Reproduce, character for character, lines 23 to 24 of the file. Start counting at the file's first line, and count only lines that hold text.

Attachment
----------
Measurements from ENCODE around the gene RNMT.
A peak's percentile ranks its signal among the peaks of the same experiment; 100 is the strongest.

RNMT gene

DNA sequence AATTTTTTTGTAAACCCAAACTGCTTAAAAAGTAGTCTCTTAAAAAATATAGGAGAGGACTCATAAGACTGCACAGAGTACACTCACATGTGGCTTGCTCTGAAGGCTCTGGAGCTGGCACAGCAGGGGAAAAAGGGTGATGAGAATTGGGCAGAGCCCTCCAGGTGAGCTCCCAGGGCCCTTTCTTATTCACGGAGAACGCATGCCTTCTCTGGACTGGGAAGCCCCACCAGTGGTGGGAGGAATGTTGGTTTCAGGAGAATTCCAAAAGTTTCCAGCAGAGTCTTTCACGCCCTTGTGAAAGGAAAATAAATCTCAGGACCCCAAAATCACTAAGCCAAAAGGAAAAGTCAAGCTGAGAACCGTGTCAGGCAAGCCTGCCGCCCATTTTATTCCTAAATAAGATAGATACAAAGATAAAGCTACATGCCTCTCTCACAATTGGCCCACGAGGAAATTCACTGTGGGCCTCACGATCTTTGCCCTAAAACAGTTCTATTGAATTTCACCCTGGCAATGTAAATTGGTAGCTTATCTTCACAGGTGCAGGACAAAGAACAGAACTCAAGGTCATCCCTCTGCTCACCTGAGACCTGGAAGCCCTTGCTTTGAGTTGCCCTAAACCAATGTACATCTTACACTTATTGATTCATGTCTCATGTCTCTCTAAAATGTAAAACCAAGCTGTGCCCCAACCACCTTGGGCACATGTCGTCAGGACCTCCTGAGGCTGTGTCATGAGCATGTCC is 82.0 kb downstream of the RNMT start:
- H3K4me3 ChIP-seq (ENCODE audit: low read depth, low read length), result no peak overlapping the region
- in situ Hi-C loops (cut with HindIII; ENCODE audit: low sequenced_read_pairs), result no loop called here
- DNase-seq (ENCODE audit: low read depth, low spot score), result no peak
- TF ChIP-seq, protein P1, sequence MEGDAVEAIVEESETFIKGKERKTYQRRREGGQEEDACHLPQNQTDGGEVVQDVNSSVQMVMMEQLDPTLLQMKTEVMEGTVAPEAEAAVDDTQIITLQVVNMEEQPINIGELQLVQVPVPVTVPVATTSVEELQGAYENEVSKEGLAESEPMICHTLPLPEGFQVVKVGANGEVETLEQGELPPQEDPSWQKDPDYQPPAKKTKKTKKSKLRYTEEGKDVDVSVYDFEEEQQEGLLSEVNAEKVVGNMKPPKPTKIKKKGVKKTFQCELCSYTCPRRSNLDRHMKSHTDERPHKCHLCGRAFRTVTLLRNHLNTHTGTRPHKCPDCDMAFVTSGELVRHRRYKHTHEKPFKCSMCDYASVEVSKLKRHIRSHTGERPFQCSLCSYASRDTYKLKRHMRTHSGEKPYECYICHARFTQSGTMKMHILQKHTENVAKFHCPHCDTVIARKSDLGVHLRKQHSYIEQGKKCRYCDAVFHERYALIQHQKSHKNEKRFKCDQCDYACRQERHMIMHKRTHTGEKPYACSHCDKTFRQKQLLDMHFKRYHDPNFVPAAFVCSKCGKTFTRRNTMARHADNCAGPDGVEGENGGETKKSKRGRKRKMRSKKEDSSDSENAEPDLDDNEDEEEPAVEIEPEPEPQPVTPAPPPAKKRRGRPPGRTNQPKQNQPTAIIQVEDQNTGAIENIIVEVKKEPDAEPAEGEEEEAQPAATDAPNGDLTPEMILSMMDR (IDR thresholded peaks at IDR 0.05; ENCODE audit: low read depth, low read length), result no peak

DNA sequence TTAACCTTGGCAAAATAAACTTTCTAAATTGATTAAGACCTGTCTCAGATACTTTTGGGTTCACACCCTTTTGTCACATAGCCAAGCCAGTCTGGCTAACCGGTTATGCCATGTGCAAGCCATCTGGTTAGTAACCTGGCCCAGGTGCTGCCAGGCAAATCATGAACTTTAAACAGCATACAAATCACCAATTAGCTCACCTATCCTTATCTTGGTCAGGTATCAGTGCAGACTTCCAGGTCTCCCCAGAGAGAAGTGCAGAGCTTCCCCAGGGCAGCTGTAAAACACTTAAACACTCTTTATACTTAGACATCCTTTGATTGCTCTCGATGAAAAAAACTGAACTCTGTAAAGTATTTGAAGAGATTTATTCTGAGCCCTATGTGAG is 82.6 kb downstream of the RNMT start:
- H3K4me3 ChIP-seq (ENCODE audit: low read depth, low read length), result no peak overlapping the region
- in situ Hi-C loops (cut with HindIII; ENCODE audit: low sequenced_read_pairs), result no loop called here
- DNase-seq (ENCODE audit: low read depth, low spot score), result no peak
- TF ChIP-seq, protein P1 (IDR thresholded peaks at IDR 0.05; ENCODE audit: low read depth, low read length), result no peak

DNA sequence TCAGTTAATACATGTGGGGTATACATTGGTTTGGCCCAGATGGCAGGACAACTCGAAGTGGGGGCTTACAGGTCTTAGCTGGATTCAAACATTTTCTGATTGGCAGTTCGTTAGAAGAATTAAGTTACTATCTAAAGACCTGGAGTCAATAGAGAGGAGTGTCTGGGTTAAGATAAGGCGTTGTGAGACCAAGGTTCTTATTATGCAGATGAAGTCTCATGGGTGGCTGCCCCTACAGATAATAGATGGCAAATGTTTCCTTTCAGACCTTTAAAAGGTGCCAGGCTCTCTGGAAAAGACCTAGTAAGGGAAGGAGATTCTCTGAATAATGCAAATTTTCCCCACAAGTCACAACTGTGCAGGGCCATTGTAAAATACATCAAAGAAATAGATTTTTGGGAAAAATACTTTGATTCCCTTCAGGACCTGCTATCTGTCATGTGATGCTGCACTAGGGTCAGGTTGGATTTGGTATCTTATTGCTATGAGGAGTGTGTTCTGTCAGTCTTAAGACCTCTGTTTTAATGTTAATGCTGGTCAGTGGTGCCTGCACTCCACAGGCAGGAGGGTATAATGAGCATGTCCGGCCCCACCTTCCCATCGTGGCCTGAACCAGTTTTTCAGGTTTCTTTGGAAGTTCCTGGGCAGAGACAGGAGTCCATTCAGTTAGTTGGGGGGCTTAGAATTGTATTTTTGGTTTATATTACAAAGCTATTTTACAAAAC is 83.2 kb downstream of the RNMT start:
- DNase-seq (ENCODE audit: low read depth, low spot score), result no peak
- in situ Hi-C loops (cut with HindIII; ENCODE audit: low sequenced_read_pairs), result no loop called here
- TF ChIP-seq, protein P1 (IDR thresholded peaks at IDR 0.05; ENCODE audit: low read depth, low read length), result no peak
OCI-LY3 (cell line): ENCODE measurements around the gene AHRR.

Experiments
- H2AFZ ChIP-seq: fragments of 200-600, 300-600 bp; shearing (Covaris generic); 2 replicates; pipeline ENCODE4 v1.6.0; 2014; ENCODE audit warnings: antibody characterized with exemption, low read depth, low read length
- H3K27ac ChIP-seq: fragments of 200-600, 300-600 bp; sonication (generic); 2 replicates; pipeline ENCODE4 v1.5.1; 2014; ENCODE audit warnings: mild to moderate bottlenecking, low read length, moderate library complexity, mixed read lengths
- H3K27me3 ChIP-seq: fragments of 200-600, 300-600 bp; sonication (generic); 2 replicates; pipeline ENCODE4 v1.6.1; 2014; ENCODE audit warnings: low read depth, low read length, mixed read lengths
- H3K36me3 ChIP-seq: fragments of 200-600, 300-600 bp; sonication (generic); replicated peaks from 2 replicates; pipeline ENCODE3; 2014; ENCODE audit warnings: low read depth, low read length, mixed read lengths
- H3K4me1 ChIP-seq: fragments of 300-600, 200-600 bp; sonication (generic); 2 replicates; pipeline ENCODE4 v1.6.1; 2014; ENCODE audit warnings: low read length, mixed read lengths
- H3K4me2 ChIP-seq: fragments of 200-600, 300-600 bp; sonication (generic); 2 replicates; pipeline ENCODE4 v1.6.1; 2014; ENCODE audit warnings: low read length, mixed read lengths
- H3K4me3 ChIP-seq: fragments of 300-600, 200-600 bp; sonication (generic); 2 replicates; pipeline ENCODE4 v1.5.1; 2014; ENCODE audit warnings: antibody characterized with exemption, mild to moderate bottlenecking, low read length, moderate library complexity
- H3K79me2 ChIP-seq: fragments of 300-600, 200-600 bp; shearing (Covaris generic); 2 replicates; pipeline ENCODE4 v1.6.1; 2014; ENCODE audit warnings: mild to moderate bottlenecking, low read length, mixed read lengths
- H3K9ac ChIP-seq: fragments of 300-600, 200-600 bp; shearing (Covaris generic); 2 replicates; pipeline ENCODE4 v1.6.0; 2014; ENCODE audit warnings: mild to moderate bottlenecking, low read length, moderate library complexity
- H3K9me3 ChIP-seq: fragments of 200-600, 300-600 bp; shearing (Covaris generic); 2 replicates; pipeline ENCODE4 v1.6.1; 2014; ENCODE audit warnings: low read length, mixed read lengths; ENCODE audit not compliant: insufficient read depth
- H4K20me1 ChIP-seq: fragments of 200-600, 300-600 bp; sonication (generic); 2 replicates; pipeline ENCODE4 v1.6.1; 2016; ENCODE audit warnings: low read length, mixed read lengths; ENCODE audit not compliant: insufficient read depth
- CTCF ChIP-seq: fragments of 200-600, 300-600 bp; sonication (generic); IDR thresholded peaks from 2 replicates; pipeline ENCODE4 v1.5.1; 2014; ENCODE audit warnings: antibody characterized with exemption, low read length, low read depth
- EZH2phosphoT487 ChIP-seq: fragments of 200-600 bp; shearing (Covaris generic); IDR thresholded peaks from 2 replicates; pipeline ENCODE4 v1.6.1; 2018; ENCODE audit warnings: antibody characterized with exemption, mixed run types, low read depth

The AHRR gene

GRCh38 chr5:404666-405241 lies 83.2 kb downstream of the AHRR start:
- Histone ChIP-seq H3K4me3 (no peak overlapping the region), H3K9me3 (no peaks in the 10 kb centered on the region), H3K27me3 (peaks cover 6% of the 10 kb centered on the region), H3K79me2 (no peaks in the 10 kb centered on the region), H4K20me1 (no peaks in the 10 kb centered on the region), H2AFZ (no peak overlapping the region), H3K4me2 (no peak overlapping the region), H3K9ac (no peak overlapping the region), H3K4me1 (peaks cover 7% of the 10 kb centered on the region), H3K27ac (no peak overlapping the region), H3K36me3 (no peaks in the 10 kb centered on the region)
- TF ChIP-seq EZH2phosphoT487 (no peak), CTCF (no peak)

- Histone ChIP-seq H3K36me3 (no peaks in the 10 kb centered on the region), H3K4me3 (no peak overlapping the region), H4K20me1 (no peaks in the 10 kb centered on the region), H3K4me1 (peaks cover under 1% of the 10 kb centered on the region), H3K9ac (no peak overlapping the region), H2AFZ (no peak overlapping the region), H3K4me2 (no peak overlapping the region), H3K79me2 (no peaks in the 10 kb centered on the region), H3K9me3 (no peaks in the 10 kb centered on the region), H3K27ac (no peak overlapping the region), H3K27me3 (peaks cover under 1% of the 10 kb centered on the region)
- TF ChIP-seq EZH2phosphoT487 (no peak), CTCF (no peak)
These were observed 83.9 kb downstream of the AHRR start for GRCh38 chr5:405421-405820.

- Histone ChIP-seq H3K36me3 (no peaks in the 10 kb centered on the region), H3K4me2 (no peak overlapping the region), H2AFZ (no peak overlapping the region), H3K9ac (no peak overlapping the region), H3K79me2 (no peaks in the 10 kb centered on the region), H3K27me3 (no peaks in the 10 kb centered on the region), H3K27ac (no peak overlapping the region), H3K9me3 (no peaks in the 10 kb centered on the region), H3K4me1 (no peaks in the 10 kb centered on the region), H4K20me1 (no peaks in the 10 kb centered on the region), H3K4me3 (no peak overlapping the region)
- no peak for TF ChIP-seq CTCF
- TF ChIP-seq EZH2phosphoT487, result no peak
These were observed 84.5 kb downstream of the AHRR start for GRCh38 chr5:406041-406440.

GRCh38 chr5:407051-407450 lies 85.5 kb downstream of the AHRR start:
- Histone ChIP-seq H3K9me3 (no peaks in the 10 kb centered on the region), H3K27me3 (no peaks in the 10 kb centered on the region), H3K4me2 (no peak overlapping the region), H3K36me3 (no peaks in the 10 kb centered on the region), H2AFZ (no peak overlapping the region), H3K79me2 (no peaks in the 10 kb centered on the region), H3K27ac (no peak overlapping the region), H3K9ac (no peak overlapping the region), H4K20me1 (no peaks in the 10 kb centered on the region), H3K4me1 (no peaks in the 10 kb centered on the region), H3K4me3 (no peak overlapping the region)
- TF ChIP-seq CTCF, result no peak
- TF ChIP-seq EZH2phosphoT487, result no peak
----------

- H3K36me3 ChIP-seq: fragments of 200-600, 300-600 bp; sonication (generic); replicated peaks from 2 replicates; pipeline ENCODE3; 2014; ENCODE audit warnings: low read depth, low read length, mixed read lengths
- H3K4me1 ChIP-seq: fragments of 300-600, 200-600 bp; sonication (generic); 2 replicates; pipeline ENCODE4 v1.6.1; 2014; ENCODE audit warnings: low read length, mixed read lengths